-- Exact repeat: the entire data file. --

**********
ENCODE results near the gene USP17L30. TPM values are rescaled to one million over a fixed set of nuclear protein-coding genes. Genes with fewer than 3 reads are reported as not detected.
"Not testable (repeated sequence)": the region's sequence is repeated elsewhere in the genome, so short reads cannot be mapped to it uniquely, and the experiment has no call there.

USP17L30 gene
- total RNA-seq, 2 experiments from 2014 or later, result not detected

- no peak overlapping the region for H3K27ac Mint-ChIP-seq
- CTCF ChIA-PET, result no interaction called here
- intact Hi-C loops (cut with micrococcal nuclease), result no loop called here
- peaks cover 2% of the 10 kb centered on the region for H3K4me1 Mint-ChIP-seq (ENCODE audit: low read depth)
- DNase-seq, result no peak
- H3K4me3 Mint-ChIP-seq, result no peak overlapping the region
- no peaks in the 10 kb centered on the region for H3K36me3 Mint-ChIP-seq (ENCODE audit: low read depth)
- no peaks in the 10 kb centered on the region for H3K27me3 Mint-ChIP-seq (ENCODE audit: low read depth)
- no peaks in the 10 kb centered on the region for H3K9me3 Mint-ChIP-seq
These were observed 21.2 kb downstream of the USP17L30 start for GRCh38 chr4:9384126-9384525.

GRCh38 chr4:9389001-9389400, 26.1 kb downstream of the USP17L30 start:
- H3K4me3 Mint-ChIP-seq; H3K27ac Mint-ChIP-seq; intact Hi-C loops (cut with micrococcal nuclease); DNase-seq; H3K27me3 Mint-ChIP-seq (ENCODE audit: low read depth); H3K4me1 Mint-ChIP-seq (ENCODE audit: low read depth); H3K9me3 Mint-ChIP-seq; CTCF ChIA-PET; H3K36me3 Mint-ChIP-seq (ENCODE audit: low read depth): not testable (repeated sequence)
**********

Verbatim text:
ENCODE results near the gene USP17L30. TPM values are rescaled to one million over a fixed set of nuclear protein-coding genes. Genes with fewer than 3 reads are reported as not detected.
"Not testable (repeated sequence)": the region's sequence is repeated elsewhere in the genome, so short reads cannot be mapped to it uniquely, and the experiment has no call there.

USP17L30 gene
- total RNA-seq, 2 experiments from 2014 or later, result not detected

- no peak overlapping the region for H3K27ac Mint-ChIP-seq
- CTCF ChIA-PET, result no interaction called here
- intact Hi-C loops (cut with micrococcal nuclease), result no loop called here
- peaks cover 2% of the 10 kb centered on the region for H3K4me1 Mint-ChIP-seq (ENCODE audit: low read depth)
- DNase-seq, result no peak
- H3K4me3 Mint-ChIP-seq, result no peak overlapping the region
- no peaks in the 10 kb centered on the region for H3K36me3 Mint-ChIP-seq (ENCODE audit: low read depth)
- no peaks in the 10 kb centered on the region for H3K27me3 Mint-ChIP-seq (ENCODE audit: low read depth)
- no peaks in the 10 kb centered on the region for H3K9me3 Mint-ChIP-seq
These were observed 21.2 kb downstream of the USP17L30 start for GRCh38 chr4:9384126-9384525.

GRCh38 chr4:9389001-9389400, 26.1 kb downstream of the USP17L30 start:
- H3K4me3 Mint-ChIP-seq; H3K27ac Mint-ChIP-seq; intact Hi-C loops (cut with micrococcal nuclease); DNase-seq; H3K27me3 Mint-ChIP-seq (ENCODE audit: low read depth); H3K4me1 Mint-ChIP-seq (ENCODE audit: low read depth); H3K9me3 Mint-ChIP-seq; CTCF ChIA-PET; H3K36me3 Mint-ChIP-seq (ENCODE audit: low read depth): not testable (repeated sequence)